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org.apache.jasper.JasperException: /index.jsp(1,1) The value for the useBean class attribute com.b5 is invalid.

Can anyone explain the cause and solution of this problem?

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could you post the code that is causing this error? –  gruntled Jun 11 '10 at 16:40

5 Answers 5

The value for the useBean class attribute com.b5 is invalid.

So you have a

<jsp:useBean id="b5" class="com.b5" />

This exception is typical when the following happening "behind the scenes" fails:

com.b5 b5 = new com.b5();

Apart from the requirement that it should be placed inside a package (which you thus correctly did), the bean should also have an (implicit) public no-arg constructor. I.e.

package com;

public class b5 {
    public b5() {
        // Default constructor.

Normally this constructor is already present, but this will be hidden whenever you add another constructors which takes another arguments. You'll then need to add it yourself explicitly.

Another possible cause is that the bean class cannot be found in the runtime classpath. If this is your own bean, then ensure that its class file is located in /WEB-INF/classes/com/b5.class. Also ensure that the full qualified name com.b5 is literally correct, it's case sensitive.

You should look a bit further in the stacktrace for the exact cause of the problem. Head to the root cause or caused by parts at the bottom of the trace.

That said (and unrelated to the actual problem), the classname b5 is a pretty poor choice. It should be a sensible name starting with uppercase, e.g. User, Product, Order, etc.

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instead of
<jsp:useBean id="b5" class="com.b5" />
<jsp:useBean id='b5'>
<jsp:attribute name="class" trim="true">com.b5</jsp:attribute>

also restart tomcat server after changes

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I just had the same problem. In addition to the above make sure that you remembered to set your class itself to "public"

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I had the same problem and as highlighted above, I forgot to add the default constructor as I had added an overridden one.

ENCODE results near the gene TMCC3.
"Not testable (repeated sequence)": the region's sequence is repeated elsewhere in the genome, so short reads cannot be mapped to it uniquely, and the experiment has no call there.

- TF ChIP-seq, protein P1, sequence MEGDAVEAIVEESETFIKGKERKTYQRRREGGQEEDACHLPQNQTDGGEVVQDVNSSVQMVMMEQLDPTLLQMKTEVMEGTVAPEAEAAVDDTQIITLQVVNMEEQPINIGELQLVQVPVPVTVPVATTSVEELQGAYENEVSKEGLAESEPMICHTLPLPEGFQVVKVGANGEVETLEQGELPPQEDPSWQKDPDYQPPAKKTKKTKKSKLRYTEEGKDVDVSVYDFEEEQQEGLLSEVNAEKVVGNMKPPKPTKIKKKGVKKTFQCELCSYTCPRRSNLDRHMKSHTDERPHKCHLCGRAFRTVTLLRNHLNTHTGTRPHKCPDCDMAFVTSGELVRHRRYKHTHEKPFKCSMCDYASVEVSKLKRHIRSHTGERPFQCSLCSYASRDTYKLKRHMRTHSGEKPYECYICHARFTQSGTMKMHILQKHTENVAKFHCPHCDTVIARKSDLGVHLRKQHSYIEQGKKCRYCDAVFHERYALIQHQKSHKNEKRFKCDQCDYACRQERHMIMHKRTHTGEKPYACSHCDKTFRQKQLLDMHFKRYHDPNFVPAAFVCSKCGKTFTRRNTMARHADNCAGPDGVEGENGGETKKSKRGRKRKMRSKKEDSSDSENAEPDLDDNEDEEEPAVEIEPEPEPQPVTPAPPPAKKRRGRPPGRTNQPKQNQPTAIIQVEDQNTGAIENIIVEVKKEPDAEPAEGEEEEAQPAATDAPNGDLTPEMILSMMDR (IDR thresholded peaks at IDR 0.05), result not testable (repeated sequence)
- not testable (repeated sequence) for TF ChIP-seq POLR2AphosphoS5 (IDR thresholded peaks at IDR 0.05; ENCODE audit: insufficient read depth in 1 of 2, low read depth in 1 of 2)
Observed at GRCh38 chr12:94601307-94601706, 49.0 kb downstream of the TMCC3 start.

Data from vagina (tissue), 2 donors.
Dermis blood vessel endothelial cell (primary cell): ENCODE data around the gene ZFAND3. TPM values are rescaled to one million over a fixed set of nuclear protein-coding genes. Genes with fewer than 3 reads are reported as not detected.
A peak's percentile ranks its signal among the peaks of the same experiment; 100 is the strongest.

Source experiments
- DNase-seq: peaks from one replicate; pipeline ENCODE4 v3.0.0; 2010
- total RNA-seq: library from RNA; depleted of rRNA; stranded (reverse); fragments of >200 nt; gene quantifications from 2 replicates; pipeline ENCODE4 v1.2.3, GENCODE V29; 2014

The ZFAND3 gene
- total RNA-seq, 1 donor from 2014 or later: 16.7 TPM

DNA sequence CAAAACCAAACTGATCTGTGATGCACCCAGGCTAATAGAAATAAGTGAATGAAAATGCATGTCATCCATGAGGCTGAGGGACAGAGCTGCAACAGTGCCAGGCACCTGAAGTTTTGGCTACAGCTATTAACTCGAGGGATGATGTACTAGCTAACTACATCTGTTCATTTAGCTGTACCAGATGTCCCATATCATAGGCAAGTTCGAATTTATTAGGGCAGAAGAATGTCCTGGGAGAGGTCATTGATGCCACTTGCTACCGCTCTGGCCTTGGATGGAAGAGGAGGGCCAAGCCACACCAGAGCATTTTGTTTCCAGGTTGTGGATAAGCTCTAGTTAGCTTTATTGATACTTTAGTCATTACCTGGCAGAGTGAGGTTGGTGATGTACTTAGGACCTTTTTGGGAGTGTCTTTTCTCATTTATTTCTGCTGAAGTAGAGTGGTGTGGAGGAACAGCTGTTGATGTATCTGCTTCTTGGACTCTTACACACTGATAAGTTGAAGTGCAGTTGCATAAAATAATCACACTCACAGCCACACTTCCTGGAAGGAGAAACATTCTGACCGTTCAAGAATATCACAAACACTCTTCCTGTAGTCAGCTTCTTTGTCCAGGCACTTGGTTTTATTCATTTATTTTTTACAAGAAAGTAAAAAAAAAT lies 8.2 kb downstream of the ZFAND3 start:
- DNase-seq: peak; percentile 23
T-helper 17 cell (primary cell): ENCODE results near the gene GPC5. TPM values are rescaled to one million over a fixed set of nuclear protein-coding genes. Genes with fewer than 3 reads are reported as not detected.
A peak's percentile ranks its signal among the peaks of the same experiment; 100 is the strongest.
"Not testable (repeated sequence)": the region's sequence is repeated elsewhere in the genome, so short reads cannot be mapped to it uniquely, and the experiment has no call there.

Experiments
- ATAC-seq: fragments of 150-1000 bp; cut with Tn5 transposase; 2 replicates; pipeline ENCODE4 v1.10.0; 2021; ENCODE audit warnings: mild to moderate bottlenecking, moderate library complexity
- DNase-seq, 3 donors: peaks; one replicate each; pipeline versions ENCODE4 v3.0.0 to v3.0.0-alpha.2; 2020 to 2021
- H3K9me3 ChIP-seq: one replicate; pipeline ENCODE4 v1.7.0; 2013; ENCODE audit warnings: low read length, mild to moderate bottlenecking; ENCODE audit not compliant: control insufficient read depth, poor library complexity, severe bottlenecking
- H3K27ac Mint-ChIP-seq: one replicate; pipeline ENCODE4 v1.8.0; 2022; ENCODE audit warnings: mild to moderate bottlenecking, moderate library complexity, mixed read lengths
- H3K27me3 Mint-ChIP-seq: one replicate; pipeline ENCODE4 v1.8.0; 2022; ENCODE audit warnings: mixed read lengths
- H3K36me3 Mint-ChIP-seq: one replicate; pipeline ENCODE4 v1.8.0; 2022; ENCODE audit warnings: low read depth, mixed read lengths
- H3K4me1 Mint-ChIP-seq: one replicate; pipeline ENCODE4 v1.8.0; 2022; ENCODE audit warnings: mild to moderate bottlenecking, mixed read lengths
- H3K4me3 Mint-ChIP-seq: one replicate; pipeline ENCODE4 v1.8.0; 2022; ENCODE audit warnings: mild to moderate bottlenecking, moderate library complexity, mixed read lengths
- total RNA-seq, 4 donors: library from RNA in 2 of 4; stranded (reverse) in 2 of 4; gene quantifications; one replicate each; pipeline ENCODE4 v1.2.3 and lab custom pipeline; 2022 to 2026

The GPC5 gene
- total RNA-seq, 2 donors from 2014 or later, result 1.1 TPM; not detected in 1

Basic java, the compiler adds a default no arg constructor into every class you create, except for when you explicitly add a constructor.

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Try type instead of class

The difference as per the documentation:

class="package.class" type="package.class" Instantiates a bean from the class named in class and assigns the bean the data type you specify in type. The value of type can be the same as class, a superclass of class, or an interface implemented by class. The class you specify in class must not be abstract and must have a public, no-argument constructor. The package and class names you use with both class and type are case sensitive. beanName="{package.class | }" type="package.class" Instantiates a bean from a class, a serialized template, or an expression that evaluates to a class or serialized template. When you use beanName, the bean is instantiated by the java.beans.Beans.instantiate method. The Beans.instantiate method checks whether the package and class you specify represents a class or a serialized template. If they represent a serialized template, Beans.instantiate reads the serialized form (which has a name like package.class.ser) using a class loader. The value of type can be the same as beanName, a superclass of beanName, or an interface implemented by beanName. The package and class names you use with both beanName and type are case sensitive.
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